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Compare and contrast how the film language used in the two trailers for bend it like Beckham targets different audiences

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Compare and contrast how the film language used in the two trailers for bend it like Beckham targets different audiences The purpose of a film trailer is to promote a film and to try and to portray the film genre and narrative to a certain audience to get them interested, and to encapsulate the film in a little over two minutes and hopefully indicate the unique selling point of the film. The trailer holds our attention because the images change really quickly and we must concentrate all the time or we may miss something. From the trailer we are able to get an idea of narrative and genre of the film and what visual style it will take. Film trailers target specific audiences through their film genres. The importance of a film genre is that it shows what type of film it is. The genre is established through codes and conventions. Codes and conventions are the accepted way of doing things in a particular genre. Trailers are important because they promote a film to get the largest audience possible. The trailer can also promote the high profile actors/actresses of the film as well. A poster has a harder task; it must catch our attention and give us information about the film in one still image. Bend it Like Beckham released to very different trailers which certainly has a cross-over appeal in which you can grasp the fact that one trailer is predominantly targeted towards females (Trailer 1) where there are more scenes that make girls better and show them up a bit and one is for males (Trailer 2) with scenes directed towards males, both trailers are mainly directed for teenagers to mid twenties. You would expect to see trailer 1 in the cinema before a teen chick film, or sports or comedy movie and maybe during a soap on T.V, and you would expect to see trailer 2 before sports, action and comedy films, and possibly during a football match on T.V. ...read more.


The narratives constructed by the editing in the trailers show you about a young Indian girl who has two loves, football and David Beckham. But unfortunately she comes from a very strict Indian family who feel that playing football is a waste of time. The story, using very amusing and differing characters, pokes fun at the Indian lifestyle in comparison to that of the English lifestyle and sexism and sexuality in football. Trailer 2 gives you much less about the plot and concentrates more on the football factor therefore attracting more male viewers in general. Editing: Editing is the ways in which separate shots in a moving image text are placed together in the post production process. Non-Diegetic sound is also added in this process. The editing organizes the narrative, presents questions or problems that need to be resolved, makes connections, develops themes and generates meaning. In trailer 1 the editing is very fast and faster than trailer 2, the speed alters during it to keep the viewer interested and is wants to show all the complicated relationships and comedic nature of the film. Trailer 2 is very slow at the start with a heart beat to grab the viewers' attention and create tension while you see people juggling a ball with there feet making football seem very deep. There are fewer scenes than in trailer 1 and more shots for boys. It shows one scene at a time with out too much montage and quick changes to give the target audience more time to think about each scene. Also there are about 85-95 takes during trailer 1 and fewer during trailer 2- about 40 cuts so 'boys can follow it'. And in trailer 2 there are captions which anchor the images seen afterwards. The tag lines mix the two reasons why that trailer is supposed to attract mainly male viewers. 'Sexy football' and the 'beautiful game' are shown across the screen before clips of the girls changing which is also quite humorous, also ...read more.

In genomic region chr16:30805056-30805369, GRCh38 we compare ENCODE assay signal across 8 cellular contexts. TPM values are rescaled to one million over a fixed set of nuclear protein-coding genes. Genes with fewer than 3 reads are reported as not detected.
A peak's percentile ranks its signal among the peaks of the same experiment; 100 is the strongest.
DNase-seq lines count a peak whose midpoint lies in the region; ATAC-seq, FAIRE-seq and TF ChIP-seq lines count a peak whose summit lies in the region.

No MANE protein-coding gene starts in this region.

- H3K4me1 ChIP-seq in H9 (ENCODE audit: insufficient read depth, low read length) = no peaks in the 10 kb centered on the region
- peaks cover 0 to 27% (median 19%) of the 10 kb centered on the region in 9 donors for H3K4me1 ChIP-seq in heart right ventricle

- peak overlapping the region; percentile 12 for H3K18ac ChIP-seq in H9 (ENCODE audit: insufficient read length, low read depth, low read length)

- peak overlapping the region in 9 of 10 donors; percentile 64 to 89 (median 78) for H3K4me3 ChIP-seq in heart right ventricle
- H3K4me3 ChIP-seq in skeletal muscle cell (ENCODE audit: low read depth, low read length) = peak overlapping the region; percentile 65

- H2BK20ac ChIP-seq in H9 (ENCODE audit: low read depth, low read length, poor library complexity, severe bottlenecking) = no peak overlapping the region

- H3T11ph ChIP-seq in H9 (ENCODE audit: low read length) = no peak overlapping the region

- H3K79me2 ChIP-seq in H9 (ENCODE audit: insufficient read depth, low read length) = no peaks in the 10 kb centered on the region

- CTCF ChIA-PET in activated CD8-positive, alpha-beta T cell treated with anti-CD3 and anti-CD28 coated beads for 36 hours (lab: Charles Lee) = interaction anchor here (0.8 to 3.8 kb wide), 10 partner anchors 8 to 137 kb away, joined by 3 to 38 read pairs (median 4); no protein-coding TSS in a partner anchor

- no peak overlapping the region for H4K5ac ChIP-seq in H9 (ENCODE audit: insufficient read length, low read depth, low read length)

Dad is trying to teach her mother about the offside rule but she is more interested in what various sauces and bottles he is using to teach her. There is also a clever bit of editing with diegetic sound when there is a scene as the guys watch the girls watch football in the stands and one of them comments "Do you think the girls change shirts after the match" then the trailer moves to the changing rooms where one of the players says "absolutely" while taking her football shirt off but has got nothing to do with the previous comment. There is also a non-diegetic dramatic echoed sound at the beginning when the girls touch the football. The Voiceover in trailer 1 sounds persuasive and interesting and doesn't talk too much which gives the viewer a chance to take the film in. Also the voice sounds a bit like a commentator which is convenient as the film is about football. The voiceover talks about it being a film about 'girls wanting more...', 'fitting in', and 'standing out'. This anchors all the representations about Jess. She wants more, she wants to be able to play football for the girls team and be freer of her religious constraints and not just stay home and cook round djipati. She wants to fit in to the English lifestyle and fit into her team although she still stands out because of her traditional background. Conclusion: I conclude that the representations can affect the audiences attracted to each trailer, trailer 1 has fast scenes - a woman quickly change their emotions and has more female jokes like trailer 2 has more male jokes and slow scenes and has a lot of football in it. You can see how a strict Indian culture is represented and is different from English culture. You can argue that both trailers have a small range of polysemic readings due to what you can connote from certain scenes as a re presented version of reality. ...read more.

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